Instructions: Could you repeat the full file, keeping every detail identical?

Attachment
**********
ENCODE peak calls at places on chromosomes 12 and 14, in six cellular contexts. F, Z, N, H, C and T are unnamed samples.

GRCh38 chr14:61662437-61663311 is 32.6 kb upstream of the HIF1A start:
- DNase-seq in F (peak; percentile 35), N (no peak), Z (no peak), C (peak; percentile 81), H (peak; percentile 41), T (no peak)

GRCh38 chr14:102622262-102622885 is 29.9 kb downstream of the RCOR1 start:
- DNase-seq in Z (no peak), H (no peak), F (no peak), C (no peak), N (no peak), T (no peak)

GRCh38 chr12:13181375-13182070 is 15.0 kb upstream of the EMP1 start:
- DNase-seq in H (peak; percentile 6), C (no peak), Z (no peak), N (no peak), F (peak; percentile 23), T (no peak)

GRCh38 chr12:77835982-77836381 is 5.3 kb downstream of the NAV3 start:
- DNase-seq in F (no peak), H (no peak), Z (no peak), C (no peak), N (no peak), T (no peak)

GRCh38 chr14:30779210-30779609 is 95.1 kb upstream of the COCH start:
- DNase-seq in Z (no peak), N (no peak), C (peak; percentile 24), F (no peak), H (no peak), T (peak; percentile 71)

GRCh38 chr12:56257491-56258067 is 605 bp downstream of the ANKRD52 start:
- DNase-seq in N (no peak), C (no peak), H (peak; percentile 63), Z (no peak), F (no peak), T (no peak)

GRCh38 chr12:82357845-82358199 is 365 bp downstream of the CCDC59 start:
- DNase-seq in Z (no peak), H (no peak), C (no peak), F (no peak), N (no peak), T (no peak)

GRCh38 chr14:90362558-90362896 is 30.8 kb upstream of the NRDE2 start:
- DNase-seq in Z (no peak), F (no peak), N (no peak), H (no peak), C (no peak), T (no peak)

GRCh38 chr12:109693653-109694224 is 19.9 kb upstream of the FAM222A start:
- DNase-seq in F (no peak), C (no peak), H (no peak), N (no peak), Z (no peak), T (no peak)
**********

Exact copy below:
ENCODE peak calls at places on chromosomes 12 and 14, in six cellular contexts. F, Z, N, H, C and T are unnamed samples.

GRCh38 chr14:61662437-61663311 is 32.6 kb upstream of the HIF1A start:
- DNase-seq in F (peak; percentile 35), N (no peak), Z (no peak), C (peak; percentile 81), H (peak; percentile 41), T (no peak)

GRCh38 chr14:102622262-102622885 is 29.9 kb downstream of the RCOR1 start:
- DNase-seq in Z (no peak), H (no peak), F (no peak), C (no peak), N (no peak), T (no peak)

GRCh38 chr12:13181375-13182070 is 15.0 kb upstream of the EMP1 start:
- DNase-seq in H (peak; percentile 6), C (no peak), Z (no peak), N (no peak), F (peak; percentile 23), T (no peak)

GRCh38 chr12:77835982-77836381 is 5.3 kb downstream of the NAV3 start:
- DNase-seq in F (no peak), H (no peak), Z (no peak), C (no peak), N (no peak), T (no peak)

GRCh38 chr14:30779210-30779609 is 95.1 kb upstream of the COCH start:
- DNase-seq in Z (no peak), N (no peak), C (peak; percentile 24), F (no peak), H (no peak), T (peak; percentile 71)

GRCh38 chr12:56257491-56258067 is 605 bp downstream of the ANKRD52 start:
- DNase-seq in N (no peak), C (no peak), H (peak; percentile 63), Z (no peak), F (no peak), T (no peak)

GRCh38 chr12:82357845-82358199 is 365 bp downstream of the CCDC59 start:
- DNase-seq in Z (no peak), H (no peak), C (no peak), F (no peak), N (no peak), T (no peak)

GRCh38 chr14:90362558-90362896 is 30.8 kb upstream of the NRDE2 start:
- DNase-seq in Z (no peak), F (no peak), N (no peak), H (no peak), C (no peak), T (no peak)

GRCh38 chr12:109693653-109694224 is 19.9 kb upstream of the FAM222A start:
- DNase-seq in F (no peak), C (no peak), H (no peak), N (no peak), Z (no peak), T (no peak)